What should you do if you’re unhappy with your dental treatment? What is dental negligence? Understanding who to turn to if you’re unhappy with your dental service will help you navigate the ins and outs of potentially negligent care and unwanted bills, and how to ask your dentist for a refund.
Understand why someone may need to make a complaint about their dental care.
Define dental malpractice, dental negligence, and insurance fraud.
Know which state authorities to contact if you are unhappy with your dental treatment.
Be familiar with the process of reporting your dental provider if they have committed negligence or fraud.
Bad dental treatment – what to do?
If, for any reason, you feel that your dentist has been negligent about your care, the first place to turn is to file a complaint with your state’s Board of Dental Examiners. This state licensing board is the governing agency that manages all the dental licenses in their state to ensure providers meet training and safety standards. They are also responsible for investigating instances such as fraud, abuse, malpractice, etc.
State boards exist for all licensed providers, not just dentists. Everyone from pharmacists to hairdressers must follow special rules and regulations in order to provide their services. The state board has the authority to reprimand or remove licenses depending on the offense.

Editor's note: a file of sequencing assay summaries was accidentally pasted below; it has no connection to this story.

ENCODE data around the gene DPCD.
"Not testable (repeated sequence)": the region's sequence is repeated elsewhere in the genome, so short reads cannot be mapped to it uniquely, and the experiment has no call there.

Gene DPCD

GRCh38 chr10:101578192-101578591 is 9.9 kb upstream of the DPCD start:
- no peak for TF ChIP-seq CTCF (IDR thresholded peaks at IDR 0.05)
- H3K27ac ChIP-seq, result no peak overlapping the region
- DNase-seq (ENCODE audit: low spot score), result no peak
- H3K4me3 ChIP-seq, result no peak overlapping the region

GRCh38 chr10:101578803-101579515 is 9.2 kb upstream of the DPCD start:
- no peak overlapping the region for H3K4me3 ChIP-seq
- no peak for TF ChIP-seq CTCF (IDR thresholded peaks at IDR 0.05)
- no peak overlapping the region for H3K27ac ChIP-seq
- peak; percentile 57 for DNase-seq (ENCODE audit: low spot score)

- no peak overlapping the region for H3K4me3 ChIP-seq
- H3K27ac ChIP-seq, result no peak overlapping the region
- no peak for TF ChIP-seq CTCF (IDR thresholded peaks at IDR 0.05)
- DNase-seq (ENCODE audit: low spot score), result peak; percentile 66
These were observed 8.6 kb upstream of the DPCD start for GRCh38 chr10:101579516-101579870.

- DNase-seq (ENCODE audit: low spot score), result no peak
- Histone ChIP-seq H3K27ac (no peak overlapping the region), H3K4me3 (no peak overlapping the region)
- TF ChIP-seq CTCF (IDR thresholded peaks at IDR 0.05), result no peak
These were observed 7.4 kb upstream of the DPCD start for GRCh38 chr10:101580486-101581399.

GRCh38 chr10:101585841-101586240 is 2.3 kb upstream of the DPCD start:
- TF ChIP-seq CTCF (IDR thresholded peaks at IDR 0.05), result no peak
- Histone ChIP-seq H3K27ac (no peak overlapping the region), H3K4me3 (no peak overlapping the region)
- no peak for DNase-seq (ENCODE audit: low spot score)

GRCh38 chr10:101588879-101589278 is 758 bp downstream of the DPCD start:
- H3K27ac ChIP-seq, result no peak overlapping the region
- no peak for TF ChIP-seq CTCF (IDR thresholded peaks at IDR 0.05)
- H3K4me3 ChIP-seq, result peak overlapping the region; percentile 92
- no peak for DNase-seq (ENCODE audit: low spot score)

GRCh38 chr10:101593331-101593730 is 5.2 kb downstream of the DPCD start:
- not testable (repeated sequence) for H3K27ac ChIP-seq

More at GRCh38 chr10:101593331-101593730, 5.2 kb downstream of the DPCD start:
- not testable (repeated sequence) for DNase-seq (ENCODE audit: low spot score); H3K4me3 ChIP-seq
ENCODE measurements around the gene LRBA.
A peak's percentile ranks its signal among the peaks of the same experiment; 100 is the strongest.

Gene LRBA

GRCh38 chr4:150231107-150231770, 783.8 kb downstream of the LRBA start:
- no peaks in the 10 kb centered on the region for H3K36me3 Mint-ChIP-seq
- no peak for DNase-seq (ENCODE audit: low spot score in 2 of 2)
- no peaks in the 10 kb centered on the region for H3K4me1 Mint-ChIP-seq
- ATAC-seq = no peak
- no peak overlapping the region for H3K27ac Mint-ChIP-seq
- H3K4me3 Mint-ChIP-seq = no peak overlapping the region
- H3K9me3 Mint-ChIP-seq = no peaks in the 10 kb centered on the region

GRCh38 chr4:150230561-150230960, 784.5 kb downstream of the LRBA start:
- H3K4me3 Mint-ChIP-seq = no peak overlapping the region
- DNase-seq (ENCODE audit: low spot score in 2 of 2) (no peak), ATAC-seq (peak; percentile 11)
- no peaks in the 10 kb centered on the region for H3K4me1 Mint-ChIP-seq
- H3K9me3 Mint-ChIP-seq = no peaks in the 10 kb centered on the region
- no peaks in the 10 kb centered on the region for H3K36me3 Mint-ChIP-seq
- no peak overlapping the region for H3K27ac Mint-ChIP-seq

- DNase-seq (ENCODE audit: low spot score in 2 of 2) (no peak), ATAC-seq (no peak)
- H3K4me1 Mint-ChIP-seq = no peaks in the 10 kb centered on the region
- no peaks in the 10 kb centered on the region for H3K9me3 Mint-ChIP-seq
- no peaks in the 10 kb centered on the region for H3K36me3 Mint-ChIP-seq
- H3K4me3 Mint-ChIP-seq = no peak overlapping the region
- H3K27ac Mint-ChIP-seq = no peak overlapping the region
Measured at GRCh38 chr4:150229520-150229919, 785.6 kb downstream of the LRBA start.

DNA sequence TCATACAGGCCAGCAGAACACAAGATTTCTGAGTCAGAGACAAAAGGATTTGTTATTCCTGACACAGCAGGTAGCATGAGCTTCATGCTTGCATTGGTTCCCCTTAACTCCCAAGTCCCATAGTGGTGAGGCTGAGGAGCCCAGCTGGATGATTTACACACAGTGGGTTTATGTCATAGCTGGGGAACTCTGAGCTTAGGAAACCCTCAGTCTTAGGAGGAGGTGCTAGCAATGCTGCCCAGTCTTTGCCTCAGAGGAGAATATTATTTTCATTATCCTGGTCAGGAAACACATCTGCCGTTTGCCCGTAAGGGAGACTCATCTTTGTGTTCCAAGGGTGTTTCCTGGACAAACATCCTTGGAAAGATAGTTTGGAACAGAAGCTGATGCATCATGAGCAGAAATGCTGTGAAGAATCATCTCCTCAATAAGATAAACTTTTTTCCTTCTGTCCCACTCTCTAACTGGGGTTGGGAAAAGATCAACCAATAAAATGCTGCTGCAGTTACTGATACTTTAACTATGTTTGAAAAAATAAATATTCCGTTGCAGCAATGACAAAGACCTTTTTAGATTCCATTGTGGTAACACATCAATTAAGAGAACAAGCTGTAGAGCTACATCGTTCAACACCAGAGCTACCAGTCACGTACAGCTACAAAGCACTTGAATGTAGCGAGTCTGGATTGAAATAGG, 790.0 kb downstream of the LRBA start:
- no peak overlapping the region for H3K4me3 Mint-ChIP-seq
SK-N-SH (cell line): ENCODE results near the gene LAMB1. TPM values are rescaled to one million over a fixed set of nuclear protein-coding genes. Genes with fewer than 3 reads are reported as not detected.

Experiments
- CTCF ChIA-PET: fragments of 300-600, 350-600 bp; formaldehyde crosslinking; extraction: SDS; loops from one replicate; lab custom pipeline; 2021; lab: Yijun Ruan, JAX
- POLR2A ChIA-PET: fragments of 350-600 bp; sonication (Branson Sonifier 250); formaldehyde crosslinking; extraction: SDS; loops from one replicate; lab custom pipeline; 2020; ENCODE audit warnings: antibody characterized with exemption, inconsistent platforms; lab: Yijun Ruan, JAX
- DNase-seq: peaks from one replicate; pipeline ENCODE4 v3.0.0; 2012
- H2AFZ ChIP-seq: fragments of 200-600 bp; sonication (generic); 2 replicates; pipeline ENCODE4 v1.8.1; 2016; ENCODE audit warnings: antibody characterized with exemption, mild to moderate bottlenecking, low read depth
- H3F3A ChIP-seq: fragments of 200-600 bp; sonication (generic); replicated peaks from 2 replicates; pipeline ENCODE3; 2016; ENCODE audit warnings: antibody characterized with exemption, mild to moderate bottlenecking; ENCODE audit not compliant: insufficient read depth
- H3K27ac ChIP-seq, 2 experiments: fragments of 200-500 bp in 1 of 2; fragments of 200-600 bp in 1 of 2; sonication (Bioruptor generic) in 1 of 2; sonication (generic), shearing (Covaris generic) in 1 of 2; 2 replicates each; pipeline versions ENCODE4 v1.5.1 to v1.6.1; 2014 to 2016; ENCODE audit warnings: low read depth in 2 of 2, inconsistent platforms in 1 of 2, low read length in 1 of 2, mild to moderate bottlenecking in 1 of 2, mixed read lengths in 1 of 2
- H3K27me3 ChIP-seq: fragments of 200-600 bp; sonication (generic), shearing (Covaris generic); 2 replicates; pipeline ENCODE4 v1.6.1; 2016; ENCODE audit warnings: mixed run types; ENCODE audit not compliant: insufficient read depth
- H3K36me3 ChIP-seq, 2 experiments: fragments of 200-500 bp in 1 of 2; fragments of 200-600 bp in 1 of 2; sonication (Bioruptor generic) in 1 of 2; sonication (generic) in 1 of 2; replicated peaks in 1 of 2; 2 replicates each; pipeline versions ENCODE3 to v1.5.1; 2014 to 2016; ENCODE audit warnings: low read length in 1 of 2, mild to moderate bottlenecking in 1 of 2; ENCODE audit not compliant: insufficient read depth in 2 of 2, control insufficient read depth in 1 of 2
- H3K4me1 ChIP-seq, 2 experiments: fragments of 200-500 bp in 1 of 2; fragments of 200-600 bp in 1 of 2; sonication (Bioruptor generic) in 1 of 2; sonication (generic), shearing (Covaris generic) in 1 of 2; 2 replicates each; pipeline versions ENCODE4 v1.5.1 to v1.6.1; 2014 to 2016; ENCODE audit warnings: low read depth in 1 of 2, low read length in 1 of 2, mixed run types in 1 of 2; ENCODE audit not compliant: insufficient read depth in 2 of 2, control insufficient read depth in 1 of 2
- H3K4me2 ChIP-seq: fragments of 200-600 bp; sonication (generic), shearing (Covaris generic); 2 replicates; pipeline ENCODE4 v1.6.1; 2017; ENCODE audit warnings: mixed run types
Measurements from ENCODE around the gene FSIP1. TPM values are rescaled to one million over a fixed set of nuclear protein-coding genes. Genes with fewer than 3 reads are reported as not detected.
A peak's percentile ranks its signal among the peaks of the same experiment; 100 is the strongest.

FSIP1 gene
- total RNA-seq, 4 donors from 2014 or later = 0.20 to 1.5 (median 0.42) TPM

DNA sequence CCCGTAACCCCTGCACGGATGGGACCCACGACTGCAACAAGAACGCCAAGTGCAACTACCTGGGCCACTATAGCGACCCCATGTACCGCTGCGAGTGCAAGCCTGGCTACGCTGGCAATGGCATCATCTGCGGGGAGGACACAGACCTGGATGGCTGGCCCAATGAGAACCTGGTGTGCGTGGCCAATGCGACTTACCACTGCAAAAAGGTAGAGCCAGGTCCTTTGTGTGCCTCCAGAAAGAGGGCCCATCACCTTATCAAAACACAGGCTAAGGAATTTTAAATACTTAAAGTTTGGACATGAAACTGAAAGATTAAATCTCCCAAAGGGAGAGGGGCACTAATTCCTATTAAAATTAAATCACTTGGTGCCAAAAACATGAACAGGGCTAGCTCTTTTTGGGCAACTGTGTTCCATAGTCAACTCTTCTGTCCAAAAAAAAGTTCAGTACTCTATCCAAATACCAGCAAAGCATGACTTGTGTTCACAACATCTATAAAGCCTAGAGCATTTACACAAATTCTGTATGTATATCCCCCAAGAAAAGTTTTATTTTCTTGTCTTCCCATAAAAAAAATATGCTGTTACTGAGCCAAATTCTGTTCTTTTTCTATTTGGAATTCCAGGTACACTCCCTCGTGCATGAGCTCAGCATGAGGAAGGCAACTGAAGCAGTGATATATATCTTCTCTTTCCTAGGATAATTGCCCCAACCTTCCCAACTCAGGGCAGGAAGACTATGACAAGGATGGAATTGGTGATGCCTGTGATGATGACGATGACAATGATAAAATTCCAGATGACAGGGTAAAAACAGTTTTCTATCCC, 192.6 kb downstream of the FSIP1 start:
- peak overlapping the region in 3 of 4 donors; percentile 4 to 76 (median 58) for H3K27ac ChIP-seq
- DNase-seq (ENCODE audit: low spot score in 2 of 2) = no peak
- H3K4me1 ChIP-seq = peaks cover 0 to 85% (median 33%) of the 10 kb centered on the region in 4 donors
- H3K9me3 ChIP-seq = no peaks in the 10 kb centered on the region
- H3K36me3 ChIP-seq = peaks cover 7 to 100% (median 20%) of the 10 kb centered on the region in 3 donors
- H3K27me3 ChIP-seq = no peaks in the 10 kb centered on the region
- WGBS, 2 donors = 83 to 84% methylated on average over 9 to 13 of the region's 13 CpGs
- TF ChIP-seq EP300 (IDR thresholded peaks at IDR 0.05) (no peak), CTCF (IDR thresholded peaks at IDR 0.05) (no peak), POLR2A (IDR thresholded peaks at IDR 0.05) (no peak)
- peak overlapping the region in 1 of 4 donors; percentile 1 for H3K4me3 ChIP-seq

Depending on which state you live in, there may also be an option to ask for a “peer review” process, where complaints or disputes are resolved by a committee of dental peers who review things like the treatment plan, charges made, etc. They may even want to see you in person for a clinical exam or a copy of your records so that they can provide an opinion on how your dentist handled your care.
What is dental negligence?
Negligence is whenever a dentist fails to diagnose a condition or treat it properly. A classic example seen in dental care is mishandling periodontal (gum) disease. Unfortunately, many people are not well-versed in understanding how periodontal conditions need to be treated any differently than routine preventative cleaning. They may even press their dentist to “just do a regular cleaning” instead of a series of scaling and root planing/deep cleanings/periodontal therapy.
If a dentist instructs the hygienist to only perform a preventative cleaning (prophylaxis) when there is active periodontal disease present, and the patient ultimately loses their teeth because of the infection, the patient could potentially make the claim that the dentist did what is called “supervised negligence” and neglected to treat their disease, resulting in tooth loss.
What is dental malpractice?
Dental malpractice can include the same circumstances as dental negligence, but it can also go on to include purposefully misleading the patient or other parties, such as their insurance carrier. It also involves situations where there is substandard care, or safety practices are not maintained.